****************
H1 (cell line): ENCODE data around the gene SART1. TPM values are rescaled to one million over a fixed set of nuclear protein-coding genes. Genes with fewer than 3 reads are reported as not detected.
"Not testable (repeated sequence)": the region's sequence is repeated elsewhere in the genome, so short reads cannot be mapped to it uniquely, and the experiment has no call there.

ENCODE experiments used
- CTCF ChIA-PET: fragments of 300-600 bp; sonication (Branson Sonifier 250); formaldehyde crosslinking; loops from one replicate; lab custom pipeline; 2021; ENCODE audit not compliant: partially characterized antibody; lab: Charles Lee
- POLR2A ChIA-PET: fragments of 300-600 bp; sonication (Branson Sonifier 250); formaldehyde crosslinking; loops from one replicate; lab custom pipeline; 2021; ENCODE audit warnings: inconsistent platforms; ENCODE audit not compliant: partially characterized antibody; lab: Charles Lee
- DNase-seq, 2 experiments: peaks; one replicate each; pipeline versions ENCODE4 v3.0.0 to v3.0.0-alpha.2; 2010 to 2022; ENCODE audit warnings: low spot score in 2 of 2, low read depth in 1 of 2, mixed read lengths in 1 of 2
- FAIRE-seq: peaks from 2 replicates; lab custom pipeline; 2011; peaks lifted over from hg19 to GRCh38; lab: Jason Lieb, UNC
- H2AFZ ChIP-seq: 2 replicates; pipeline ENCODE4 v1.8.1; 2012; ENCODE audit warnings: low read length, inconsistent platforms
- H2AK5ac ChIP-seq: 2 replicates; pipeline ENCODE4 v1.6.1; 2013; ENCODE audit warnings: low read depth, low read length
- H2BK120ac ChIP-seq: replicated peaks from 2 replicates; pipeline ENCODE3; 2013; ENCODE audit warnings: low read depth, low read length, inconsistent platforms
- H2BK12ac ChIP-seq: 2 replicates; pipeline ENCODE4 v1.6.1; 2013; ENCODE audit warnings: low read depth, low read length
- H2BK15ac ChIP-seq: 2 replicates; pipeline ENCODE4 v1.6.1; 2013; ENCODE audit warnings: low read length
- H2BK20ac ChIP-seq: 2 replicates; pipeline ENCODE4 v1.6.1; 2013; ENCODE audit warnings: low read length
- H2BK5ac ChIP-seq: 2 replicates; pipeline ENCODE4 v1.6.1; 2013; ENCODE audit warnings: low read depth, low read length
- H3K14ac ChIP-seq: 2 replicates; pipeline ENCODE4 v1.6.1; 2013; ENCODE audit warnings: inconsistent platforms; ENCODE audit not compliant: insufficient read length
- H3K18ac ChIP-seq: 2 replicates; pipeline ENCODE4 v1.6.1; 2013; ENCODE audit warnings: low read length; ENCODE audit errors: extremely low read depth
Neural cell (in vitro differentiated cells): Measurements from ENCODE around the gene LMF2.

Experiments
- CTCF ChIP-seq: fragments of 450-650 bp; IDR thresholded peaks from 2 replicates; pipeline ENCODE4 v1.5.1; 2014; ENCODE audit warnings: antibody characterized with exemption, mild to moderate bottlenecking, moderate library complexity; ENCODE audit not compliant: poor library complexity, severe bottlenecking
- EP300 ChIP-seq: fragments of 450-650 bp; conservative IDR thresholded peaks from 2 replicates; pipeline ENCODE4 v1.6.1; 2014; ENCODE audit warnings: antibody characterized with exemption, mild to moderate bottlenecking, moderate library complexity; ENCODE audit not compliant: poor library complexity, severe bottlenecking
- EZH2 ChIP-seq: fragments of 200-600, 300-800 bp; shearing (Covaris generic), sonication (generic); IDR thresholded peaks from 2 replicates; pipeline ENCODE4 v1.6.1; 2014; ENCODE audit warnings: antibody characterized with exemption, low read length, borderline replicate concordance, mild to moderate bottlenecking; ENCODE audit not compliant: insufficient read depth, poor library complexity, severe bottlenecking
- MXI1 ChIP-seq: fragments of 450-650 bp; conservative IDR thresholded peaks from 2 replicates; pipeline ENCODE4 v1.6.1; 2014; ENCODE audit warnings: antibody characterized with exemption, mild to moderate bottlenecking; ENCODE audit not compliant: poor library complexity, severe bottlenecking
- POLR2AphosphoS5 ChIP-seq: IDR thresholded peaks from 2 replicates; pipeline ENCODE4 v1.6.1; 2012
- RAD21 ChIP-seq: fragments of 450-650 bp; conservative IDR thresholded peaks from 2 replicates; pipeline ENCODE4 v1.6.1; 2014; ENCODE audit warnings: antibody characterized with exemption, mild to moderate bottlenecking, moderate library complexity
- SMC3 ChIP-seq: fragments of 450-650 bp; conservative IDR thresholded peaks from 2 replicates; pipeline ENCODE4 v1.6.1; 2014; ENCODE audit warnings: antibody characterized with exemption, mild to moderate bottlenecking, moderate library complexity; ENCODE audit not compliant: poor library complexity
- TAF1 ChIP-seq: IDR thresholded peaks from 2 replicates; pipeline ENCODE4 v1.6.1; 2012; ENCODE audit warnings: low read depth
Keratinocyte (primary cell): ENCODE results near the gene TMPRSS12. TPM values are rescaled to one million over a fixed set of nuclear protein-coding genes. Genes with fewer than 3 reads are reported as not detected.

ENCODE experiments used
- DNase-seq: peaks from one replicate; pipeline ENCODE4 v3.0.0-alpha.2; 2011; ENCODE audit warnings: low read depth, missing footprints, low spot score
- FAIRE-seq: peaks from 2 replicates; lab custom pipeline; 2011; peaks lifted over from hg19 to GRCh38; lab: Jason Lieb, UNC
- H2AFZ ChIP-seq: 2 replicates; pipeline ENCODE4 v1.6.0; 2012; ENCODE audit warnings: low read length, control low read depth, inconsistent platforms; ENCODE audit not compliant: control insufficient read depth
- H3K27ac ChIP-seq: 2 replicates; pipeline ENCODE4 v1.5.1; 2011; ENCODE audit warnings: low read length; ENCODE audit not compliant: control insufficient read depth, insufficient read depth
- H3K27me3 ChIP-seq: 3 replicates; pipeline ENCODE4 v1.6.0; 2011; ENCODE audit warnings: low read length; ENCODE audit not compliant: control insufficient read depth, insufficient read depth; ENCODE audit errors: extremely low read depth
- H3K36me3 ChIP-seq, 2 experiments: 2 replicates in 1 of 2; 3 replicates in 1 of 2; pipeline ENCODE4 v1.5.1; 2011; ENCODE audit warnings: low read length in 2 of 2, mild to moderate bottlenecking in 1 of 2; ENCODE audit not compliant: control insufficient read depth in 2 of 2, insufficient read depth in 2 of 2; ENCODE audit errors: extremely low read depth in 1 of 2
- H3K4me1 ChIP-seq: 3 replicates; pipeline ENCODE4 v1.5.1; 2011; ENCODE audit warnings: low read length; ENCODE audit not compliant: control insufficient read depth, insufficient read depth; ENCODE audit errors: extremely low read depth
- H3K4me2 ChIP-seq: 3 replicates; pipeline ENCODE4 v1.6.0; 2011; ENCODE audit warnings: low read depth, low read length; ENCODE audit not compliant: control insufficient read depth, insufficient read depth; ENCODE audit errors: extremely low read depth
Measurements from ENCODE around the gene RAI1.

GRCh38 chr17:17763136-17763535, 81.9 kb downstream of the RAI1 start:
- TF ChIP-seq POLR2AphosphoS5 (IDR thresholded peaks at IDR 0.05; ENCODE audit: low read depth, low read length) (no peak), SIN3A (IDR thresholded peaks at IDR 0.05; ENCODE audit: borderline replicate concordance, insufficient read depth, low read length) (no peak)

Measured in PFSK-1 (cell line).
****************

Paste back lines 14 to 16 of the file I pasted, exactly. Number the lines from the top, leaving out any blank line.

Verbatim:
- H2BK5ac ChIP-seq: 2 replicates; pipeline ENCODE4 v1.6.1; 2013; ENCODE audit warnings: low read depth, low read length
- H3K14ac ChIP-seq: 2 replicates; pipeline ENCODE4 v1.6.1; 2013; ENCODE audit warnings: inconsistent platforms; ENCODE audit not compliant: insufficient read length
- H3K18ac ChIP-seq: 2 replicates; pipeline ENCODE4 v1.6.1; 2013; ENCODE audit warnings: low read length; ENCODE audit errors: extremely low read depth